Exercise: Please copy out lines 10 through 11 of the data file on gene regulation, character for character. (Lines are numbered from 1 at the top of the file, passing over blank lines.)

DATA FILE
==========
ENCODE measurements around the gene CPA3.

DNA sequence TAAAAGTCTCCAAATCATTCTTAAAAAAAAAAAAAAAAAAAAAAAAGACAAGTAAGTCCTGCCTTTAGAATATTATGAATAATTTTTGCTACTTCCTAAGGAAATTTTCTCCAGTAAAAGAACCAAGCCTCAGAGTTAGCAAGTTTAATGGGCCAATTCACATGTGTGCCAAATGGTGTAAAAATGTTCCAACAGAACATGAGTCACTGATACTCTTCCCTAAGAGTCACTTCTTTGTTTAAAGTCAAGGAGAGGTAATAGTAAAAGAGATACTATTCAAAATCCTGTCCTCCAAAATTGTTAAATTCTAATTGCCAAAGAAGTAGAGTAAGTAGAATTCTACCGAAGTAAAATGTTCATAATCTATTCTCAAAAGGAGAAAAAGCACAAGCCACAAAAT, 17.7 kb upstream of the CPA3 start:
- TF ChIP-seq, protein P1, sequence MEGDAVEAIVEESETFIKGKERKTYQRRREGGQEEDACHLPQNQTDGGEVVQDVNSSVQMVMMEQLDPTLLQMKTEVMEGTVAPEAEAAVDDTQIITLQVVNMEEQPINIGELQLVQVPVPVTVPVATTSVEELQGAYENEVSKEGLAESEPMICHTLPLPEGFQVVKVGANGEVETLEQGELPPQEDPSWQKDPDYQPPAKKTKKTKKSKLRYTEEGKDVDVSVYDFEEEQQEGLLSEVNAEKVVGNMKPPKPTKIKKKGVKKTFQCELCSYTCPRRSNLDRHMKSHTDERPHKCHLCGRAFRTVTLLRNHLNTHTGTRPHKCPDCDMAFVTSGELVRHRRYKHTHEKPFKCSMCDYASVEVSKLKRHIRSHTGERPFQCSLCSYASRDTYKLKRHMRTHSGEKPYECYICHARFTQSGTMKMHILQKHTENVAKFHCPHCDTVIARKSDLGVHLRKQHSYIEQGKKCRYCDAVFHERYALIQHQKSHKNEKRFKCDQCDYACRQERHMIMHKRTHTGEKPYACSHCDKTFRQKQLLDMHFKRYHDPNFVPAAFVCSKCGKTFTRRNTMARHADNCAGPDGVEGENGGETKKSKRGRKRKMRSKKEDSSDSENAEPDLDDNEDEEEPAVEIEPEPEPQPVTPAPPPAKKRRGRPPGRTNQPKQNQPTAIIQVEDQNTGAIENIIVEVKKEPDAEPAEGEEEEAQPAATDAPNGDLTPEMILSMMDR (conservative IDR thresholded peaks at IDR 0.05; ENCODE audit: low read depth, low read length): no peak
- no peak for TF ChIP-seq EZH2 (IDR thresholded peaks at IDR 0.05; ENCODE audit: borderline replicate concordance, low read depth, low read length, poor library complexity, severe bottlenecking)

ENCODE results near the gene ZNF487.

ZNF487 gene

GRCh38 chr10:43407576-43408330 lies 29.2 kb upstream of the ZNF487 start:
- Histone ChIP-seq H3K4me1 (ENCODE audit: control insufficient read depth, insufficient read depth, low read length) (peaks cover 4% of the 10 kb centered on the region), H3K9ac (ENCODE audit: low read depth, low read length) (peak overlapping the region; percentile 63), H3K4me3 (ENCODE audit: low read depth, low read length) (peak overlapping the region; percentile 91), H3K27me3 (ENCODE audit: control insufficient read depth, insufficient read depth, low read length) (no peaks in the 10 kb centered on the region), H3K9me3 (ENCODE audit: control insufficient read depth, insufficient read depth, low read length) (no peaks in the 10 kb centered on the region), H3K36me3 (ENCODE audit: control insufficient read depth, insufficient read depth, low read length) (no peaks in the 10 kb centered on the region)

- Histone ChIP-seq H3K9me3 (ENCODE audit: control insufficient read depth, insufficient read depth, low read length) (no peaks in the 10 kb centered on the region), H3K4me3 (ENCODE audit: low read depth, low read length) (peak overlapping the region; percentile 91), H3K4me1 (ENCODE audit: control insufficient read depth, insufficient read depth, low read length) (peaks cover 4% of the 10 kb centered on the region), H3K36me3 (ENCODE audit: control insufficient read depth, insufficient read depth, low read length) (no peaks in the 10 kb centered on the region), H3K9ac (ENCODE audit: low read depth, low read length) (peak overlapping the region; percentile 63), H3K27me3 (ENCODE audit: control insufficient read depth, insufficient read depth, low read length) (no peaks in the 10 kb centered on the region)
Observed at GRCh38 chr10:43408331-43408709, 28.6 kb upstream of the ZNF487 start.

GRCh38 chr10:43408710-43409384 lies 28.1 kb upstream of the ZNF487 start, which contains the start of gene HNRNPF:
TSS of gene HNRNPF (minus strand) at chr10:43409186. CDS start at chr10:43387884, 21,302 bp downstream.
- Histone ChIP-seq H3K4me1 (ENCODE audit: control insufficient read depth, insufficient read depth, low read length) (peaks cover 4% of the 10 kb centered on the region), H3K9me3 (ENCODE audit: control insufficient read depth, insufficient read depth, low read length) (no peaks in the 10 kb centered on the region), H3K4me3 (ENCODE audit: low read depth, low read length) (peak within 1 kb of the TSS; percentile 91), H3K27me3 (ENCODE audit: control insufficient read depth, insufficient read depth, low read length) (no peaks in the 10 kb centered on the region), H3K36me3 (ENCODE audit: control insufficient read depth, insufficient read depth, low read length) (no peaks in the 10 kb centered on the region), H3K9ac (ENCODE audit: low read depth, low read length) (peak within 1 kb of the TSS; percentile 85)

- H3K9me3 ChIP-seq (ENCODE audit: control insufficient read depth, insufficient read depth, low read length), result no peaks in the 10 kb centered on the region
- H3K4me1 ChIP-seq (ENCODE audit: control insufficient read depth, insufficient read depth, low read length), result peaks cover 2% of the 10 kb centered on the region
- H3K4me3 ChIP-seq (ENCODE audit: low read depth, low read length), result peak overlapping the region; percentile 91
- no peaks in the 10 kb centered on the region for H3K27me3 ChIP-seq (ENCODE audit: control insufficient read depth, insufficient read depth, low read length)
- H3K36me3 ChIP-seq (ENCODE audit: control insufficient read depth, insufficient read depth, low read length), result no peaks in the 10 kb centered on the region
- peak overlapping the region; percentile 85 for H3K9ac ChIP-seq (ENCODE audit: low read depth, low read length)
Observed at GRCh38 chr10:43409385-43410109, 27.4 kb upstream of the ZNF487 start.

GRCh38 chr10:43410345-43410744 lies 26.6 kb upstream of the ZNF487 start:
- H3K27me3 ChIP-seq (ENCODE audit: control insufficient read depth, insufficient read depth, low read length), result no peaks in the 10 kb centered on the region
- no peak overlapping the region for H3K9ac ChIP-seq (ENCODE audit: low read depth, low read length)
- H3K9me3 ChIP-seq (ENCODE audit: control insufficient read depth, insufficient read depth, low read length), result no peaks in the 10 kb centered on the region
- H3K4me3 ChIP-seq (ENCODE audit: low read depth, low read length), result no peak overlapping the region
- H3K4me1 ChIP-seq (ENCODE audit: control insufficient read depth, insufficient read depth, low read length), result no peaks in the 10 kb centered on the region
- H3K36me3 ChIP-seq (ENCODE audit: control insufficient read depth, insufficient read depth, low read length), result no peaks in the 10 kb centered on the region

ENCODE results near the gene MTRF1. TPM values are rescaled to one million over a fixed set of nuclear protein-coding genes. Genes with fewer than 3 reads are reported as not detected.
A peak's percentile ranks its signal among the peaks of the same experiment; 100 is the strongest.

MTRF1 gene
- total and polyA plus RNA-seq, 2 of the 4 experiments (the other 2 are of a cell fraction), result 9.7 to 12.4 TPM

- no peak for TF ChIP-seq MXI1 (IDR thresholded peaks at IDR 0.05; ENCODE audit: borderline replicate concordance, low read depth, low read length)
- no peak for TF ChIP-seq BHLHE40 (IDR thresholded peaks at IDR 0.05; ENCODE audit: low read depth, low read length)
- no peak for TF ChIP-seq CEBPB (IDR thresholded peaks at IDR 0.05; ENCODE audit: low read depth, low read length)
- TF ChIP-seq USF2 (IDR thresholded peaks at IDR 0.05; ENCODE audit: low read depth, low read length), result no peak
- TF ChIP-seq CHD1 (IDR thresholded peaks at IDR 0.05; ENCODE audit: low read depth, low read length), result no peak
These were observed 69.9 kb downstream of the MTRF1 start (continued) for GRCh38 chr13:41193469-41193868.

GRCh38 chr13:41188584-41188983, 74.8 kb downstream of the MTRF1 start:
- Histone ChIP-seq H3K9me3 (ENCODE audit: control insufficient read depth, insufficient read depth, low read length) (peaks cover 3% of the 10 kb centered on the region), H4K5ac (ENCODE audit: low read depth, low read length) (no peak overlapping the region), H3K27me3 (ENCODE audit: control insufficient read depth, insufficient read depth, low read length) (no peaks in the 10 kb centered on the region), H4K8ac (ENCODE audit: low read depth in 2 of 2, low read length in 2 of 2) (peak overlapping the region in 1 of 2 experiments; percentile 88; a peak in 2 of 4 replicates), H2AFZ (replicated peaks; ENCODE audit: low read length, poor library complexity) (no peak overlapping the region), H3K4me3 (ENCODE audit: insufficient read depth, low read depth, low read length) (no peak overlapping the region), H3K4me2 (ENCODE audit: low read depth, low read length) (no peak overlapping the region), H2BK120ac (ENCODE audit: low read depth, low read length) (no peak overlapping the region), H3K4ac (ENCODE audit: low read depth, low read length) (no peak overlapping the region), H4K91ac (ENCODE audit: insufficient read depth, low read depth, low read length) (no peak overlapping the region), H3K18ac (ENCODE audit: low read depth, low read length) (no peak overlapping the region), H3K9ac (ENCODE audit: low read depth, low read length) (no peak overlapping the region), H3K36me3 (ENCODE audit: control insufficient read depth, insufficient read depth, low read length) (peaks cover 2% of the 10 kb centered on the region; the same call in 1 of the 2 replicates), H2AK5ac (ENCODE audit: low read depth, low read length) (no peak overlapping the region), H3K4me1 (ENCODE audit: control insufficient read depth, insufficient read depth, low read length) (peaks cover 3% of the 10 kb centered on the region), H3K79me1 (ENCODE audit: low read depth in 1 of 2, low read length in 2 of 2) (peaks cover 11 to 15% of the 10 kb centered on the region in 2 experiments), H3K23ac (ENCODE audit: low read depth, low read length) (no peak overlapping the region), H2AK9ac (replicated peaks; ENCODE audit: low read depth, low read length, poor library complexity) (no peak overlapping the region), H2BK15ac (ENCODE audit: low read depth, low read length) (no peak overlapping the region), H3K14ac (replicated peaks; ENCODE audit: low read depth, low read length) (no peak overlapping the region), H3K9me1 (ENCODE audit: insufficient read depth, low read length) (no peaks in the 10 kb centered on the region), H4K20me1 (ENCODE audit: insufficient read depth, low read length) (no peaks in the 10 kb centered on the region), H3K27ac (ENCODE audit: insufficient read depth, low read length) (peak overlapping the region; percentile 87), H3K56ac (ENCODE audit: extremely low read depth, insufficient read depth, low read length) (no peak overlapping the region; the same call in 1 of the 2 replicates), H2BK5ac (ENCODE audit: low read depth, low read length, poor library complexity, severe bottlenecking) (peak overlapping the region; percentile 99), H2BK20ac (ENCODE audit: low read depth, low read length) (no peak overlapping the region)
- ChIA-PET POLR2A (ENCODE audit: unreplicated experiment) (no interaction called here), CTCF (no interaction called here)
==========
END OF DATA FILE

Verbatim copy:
Observed at GRCh38 chr10:43408331-43408709, 28.6 kb upstream of the ZNF487 start.

GRCh38 chr10:43408710-43409384 lies 28.1 kb upstream of the ZNF487 start, which contains the start of gene HNRNPF: